At first blush, many of the roughly 100 artifacts featured in the British Museum’s latest exhibition, I Object: Ian Hislop’s Search for Dissent, might feel somewhat mundane. But a closer examination of these everyday pieces reveals their revolutionary intent. One 1903 penny is etched with a suffragette rallying cry surface. Another object, the Stonyhurst Salt, a 16th-century salt shaker, defied the English Reformation by masquerading as a lavish yet secular piece of tableware.
Curated by Ian Hislop, editor of British satirical magazine Private Eye, the show samples tokens of dissent, subversion and satire across centuries and continents. The Guardian’s Stephen Moss notes that the show honors average citizens and artists who refused to accept the political, religious, and cultural norms of their society. The emphasis here is less on the art itself; rather the show is interested in what Hislop describes as “every time anyone had made or tampered with a material object in order to say: ‘No!’”
According to a press release, Hislop and curator Tom Hockenhull pulled the exhibition's eclectic assortment of objects from the museum’s existing collection. Hislop tells the Independent’s Sean O’Grady that the show is not trying to tell the definitive story of dissent. Instead, the emphasis is on a “collection of objects about objecting.”
The result of Hislop and Hockenhull’s collaboration is a whirlwind tour through history, as represented by mediums including sculpture, textiles, painting, artisan craft, political cartoons and collage. Some of the stops on this journey may hit home more than others: For the Observer’s art critic Laura Cumming, pieces like a brick scrawled with a worker’s name over that of Nebuchadnezzar II, a Babylonian king who demanded that all bricks carry his name, tracked, while the inclusion of works such as a Chinese watercolor where the viewer must spot and interpret the 21st-century telegraph poles marring the otherwise serene landscape felt less like a revolution and more like “tedious contemporary art.”
One of the exhibition’s most subversive yet easily decipherable selections is a set of door panels designed by Nigerian craftsmen during the early 20th century. The carvings appear to depict traditional cultural practices—at least in the eyes of British curators who opted to include them in the 1924 British Empire Exhibition at Wembley—but actually feature caricatures of colonial administrators riding on motorbikes, the New York Times’ Alex Marshall reports.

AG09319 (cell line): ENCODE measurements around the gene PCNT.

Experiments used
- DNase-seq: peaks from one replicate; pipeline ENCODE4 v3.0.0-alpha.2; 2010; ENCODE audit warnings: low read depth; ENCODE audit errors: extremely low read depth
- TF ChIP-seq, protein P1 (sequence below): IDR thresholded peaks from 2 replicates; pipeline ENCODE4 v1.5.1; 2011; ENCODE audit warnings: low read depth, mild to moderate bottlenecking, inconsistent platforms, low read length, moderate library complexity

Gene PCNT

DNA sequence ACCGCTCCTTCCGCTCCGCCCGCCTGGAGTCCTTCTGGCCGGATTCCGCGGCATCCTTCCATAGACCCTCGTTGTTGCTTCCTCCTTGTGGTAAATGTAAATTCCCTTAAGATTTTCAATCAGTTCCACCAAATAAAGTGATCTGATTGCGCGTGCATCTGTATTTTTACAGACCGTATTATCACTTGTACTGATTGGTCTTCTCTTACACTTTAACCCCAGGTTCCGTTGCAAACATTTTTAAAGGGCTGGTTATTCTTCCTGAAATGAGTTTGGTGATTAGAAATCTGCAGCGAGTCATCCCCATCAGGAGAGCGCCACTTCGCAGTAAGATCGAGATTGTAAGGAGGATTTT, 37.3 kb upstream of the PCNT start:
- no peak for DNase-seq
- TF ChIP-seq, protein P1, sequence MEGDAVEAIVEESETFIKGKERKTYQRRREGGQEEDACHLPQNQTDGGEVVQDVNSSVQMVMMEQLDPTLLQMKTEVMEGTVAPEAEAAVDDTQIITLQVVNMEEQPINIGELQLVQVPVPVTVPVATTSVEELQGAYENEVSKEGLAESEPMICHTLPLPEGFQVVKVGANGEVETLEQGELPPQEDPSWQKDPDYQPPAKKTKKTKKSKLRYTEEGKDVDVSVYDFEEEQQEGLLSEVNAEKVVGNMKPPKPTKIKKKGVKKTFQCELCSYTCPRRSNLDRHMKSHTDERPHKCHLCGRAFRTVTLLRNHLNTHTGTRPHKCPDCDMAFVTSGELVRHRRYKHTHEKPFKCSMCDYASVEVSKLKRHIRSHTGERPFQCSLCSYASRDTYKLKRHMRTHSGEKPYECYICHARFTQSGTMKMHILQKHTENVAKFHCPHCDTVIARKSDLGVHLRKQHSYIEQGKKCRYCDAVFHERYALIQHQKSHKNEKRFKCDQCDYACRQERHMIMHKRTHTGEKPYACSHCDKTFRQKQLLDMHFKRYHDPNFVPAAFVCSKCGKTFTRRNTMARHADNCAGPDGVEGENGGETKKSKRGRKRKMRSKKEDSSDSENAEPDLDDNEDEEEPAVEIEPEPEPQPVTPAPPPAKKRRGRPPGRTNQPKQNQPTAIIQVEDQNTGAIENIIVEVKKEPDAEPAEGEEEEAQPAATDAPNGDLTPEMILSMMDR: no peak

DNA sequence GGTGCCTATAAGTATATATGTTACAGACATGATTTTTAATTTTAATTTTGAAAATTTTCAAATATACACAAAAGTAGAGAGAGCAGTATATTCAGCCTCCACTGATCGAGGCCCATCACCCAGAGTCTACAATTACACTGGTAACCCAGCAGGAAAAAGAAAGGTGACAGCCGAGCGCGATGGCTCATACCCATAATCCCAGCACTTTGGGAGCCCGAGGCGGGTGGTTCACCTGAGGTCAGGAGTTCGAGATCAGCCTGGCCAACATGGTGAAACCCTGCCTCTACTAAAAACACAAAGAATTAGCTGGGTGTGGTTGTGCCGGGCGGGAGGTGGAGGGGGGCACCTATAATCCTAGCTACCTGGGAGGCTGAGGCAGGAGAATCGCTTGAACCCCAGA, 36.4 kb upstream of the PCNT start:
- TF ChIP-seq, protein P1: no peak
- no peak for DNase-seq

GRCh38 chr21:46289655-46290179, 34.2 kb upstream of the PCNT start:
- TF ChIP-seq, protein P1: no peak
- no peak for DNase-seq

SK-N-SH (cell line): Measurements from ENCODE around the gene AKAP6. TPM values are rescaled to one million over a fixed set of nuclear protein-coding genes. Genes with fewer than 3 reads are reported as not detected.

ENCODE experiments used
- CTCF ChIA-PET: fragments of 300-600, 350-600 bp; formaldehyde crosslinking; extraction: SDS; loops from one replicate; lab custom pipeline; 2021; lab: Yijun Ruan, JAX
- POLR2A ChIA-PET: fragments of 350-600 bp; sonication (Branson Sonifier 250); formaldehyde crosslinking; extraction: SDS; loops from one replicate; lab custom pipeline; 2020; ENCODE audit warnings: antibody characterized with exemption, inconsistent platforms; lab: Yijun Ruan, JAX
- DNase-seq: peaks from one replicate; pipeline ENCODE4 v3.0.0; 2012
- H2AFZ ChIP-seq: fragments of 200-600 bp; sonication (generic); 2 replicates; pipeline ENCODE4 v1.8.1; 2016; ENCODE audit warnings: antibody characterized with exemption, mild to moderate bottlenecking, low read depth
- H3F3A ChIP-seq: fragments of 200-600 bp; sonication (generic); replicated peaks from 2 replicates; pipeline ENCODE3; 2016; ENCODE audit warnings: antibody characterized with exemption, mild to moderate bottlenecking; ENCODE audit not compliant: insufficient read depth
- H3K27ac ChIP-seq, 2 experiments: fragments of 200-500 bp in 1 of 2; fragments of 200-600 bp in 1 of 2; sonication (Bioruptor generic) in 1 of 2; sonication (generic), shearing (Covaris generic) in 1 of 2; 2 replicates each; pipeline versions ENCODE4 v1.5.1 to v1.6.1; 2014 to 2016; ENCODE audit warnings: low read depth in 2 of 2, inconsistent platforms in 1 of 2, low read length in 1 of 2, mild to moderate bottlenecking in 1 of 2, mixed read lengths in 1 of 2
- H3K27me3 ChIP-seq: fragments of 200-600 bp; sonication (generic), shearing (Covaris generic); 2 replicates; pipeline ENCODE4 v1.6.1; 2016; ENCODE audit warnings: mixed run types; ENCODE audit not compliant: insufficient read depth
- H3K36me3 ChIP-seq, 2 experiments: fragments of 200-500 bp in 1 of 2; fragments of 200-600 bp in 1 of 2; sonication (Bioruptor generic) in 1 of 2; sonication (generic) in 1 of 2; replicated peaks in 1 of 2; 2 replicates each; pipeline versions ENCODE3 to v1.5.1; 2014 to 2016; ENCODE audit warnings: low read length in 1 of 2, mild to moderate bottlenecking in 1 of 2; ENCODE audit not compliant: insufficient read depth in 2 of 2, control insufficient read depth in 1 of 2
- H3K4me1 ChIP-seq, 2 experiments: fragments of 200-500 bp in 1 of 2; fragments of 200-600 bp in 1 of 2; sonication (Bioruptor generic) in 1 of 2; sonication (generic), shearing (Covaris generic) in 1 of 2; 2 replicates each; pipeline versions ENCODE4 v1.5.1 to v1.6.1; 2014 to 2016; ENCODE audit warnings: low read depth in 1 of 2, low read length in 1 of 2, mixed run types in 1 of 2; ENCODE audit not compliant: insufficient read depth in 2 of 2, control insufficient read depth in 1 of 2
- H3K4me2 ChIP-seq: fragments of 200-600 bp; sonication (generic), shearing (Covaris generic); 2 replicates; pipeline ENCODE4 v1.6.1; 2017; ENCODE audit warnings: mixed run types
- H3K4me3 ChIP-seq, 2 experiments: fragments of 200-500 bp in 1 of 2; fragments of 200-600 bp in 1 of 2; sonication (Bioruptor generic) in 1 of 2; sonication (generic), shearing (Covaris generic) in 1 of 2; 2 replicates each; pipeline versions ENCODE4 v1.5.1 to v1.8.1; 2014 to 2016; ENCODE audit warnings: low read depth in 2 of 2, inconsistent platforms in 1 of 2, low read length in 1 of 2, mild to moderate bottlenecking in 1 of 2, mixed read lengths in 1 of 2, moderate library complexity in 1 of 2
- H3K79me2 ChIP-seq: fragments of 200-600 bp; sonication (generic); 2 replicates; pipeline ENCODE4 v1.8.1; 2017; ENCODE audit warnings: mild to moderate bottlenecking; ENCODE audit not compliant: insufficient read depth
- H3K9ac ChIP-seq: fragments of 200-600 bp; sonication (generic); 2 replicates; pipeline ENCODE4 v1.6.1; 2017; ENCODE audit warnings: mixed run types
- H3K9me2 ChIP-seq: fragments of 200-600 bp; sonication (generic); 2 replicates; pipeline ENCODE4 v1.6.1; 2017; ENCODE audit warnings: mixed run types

“If you dissent well enough, you can smuggle [your work] into the British Empire Exhibition as the prize exhibit,” as Hislop tells Marshall.
Another highlight is “A Voluptuary Under the Horrors of Digestion,” a 1792 sketch by caricaturist James Gillray that thoroughly satirizes Britain’s Prince Regent George, later George IV—in addition to portraying the future king as a corpulent slob, Gillray attacks him through minute details like a chamber pot overflowing with unpaid medical bills for what Hislop terms “clearly unsavoury diseases.”
The decapitated head of Augustus, lopped off of a statue by Kushite invaders and buried underneath the door of a victory shrine, shows the wide-ranging historical gaze of I Object, which looks back as far as ancient Rome and Egypt. The artifact, which is positioned on its side, calls attention to the former emperor’s unblinking painted eyes, which deliver a piercing indictment to all who pass by.
Recent additions to the British Museum’s collection stand at the other end of the historical spectrum. As Marshall notes, the show includes Banksy’s “Peckham Rock,” a chunk of graffitied stone that the street artist secretly “installed” in the museum in 2005, as well as a “pussyhat,” a knitted pink cap created by protestors for women’s rights marches in 2017.
I Object: Ian Hislop’s Search for Dissent is on view at the British Museum through January 20, 2019.